Sungka: Traditional Philippine Games

Sungká is a popular and traditional board game similar to Congkak and other variations of the game in South East Asia. The board is a carved length of wood called a sungkahan and the game involves moving shells or pebbles around the pits carved into the board.

The sungkáhan is a hollowed-surfaced board that has regular intervals with sixteen circular holes, with one large hole at the end of each side, called mother or “ulo” (head). It is shaped like a boat. Most sungkalan are plain, but some are meticulously crafted in a variety of designs. The large holes are five inches wide. The fourteen small holes are called bahay (houses) with a capacity of a handful tokens. They are hollowed out alongside at equal distances, seven holes in each row, approximately half an inch apart. These small holes are about two inches in diameter or big enough for a player to put five fingers at once. Shells, pebbles, or seeds are used as tokens. The board varies from 30 to 32 inches long, 7 to 9 inches wide, and 3 to 5 inches thick.

Sungka was and is still used by fortunetellers and shamanic priestesses/priests, which are called in the Philippines bailan, babaylan, catalonan, or maghuhula depending on the ethnic group, for divinatory purposes. Older people hope to find out with their help whether the journey of a youth is favorable at a certain day, and girls, whether they will marry one day, and, in case they will, when this will be. The game is usually played outdoors because there is a Filipino superstition about a house will burn down if it’s played indoors.

In order to play the game, two players sit opposite each other with the game board between them. Each player claims the row of small holes nearest to him and the big hole at his left. Each player has six or more seeds, shells or pebbles to use as tokens. To determine who goes first, each player places his tokens in his palm and tosses them in the air while flipping his hand over and attempts to catch as many tokens as possible at the back of his hand. The player who drops the lesser number of tokens gets to start the game.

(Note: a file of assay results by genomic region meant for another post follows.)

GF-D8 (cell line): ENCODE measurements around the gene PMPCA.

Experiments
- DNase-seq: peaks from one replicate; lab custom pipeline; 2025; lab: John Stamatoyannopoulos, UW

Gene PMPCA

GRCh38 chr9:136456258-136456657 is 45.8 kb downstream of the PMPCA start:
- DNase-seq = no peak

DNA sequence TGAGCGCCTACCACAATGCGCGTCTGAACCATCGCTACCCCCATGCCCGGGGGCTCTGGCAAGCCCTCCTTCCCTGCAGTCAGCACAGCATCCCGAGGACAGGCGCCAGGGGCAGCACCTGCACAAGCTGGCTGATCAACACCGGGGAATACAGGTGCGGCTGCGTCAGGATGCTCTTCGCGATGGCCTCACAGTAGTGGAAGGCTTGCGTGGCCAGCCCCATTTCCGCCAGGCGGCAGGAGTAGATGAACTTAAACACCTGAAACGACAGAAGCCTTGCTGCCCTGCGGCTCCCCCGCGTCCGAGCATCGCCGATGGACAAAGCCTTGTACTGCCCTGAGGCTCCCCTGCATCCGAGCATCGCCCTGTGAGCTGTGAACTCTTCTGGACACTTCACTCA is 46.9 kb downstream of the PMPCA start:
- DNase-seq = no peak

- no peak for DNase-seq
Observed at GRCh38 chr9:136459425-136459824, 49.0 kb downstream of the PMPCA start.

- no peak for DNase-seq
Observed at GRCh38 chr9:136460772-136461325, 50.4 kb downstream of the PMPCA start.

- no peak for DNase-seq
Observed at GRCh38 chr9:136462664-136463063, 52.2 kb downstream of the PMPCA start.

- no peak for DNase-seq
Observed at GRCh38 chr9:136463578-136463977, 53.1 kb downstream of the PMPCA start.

A player drops the tokens into the holes one by one. He continues clockwise till he reaches his mother hole, where he drops one token too.

If he still has shells in his hand after reaching his big hole, he continues dropping them one by one into the holes of his opponent, still going clockwise, towards his opponent’s mother hole.

If the last token of one player reaches an empty hole, he is declared “dead” (patay) and he stops playing. His opponent wins the preliminaries and continues playing.

The winner of the pre-game once again picks up all the counters in any of his seven holes and sows them, one in each little hole, around the board towards the left, including, if there are enough, his own big hole and on into his opponent’s holes (but not his opponent’s big hole). If the player’s last counter lands in an empty hole on his own side, he captures all the opponent’s counters in the opposite pit and puts them in his own Mother hole, together with the capturing counter. The opponent gets a turn to play. If the player’s last counter falls in his own big hole, he gets another turn. If the last counter falls in an empty hole on his opponent’s side, the player “dies” and leaves his counter where it landed. The game is over when all seven pits or hole on one side are empty. The player with the most counters in the big hole wins.

About The Author

Executive Editor & Founder

Ligaya is the Executive Editor & Writer at She lives in NYC with her two dogs and spends her time reading, writing, collecting and buying books online and in safe haven, Strand Bookstore, watching her guilty tv show pleasure Vikings, and overdosing herself in coffee as a certified caffeine addict. Her book, Diwatahan: A Look Into the Precolonial Beliefs, Practices, Myths, & Folklore of the Philippines, is currently in progress and is scheduled to be published in Summer of 2017.

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